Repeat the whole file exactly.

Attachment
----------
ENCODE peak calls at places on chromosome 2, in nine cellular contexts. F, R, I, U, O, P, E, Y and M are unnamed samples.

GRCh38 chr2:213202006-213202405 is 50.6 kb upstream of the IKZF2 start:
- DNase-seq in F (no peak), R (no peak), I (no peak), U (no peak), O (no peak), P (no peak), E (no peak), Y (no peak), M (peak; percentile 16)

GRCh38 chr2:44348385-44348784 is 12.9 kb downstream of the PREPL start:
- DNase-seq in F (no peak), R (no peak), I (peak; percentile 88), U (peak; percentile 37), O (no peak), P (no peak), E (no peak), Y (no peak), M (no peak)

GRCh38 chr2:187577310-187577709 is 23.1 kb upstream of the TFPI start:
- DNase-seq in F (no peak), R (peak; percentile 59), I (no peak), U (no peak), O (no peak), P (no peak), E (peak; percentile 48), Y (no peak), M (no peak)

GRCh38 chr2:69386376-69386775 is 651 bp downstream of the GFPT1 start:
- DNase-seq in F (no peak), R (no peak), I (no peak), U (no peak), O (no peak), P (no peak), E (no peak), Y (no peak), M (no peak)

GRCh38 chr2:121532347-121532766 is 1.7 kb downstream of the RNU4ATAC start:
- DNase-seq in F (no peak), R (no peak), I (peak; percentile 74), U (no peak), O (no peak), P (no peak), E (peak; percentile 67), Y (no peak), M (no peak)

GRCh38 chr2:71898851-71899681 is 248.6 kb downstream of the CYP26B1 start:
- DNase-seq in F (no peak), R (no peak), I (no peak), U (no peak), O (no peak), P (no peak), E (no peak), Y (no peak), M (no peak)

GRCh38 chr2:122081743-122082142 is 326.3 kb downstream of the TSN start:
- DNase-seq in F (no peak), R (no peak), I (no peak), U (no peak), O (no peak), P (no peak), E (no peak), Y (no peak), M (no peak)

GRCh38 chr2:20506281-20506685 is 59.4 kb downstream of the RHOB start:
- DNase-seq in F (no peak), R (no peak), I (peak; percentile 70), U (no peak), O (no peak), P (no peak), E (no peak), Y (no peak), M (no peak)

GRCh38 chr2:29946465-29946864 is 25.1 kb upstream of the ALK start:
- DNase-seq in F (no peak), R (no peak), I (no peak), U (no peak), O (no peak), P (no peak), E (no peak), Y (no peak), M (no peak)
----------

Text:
ENCODE peak calls at places on chromosome 2, in nine cellular contexts. F, R, I, U, O, P, E, Y and M are unnamed samples.

GRCh38 chr2:213202006-213202405 is 50.6 kb upstream of the IKZF2 start:
- DNase-seq in F (no peak), R (no peak), I (no peak), U (no peak), O (no peak), P (no peak), E (no peak), Y (no peak), M (peak; percentile 16)

GRCh38 chr2:44348385-44348784 is 12.9 kb downstream of the PREPL start:
- DNase-seq in F (no peak), R (no peak), I (peak; percentile 88), U (peak; percentile 37), O (no peak), P (no peak), E (no peak), Y (no peak), M (no peak)

GRCh38 chr2:187577310-187577709 is 23.1 kb upstream of the TFPI start:
- DNase-seq in F (no peak), R (peak; percentile 59), I (no peak), U (no peak), O (no peak), P (no peak), E (peak; percentile 48), Y (no peak), M (no peak)

GRCh38 chr2:69386376-69386775 is 651 bp downstream of the GFPT1 start:
- DNase-seq in F (no peak), R (no peak), I (no peak), U (no peak), O (no peak), P (no peak), E (no peak), Y (no peak), M (no peak)

GRCh38 chr2:121532347-121532766 is 1.7 kb downstream of the RNU4ATAC start:
- DNase-seq in F (no peak), R (no peak), I (peak; percentile 74), U (no peak), O (no peak), P (no peak), E (peak; percentile 67), Y (no peak), M (no peak)

GRCh38 chr2:71898851-71899681 is 248.6 kb downstream of the CYP26B1 start:
- DNase-seq in F (no peak), R (no peak), I (no peak), U (no peak), O (no peak), P (no peak), E (no peak), Y (no peak), M (no peak)

GRCh38 chr2:122081743-122082142 is 326.3 kb downstream of the TSN start:
- DNase-seq in F (no peak), R (no peak), I (no peak), U (no peak), O (no peak), P (no peak), E (no peak), Y (no peak), M (no peak)

GRCh38 chr2:20506281-20506685 is 59.4 kb downstream of the RHOB start:
- DNase-seq in F (no peak), R (no peak), I (peak; percentile 70), U (no peak), O (no peak), P (no peak), E (no peak), Y (no peak), M (no peak)

GRCh38 chr2:29946465-29946864 is 25.1 kb upstream of the ALK start:
- DNase-seq in F (no peak), R (no peak), I (no peak), U (no peak), O (no peak), P (no peak), E (no peak), Y (no peak), M (no peak)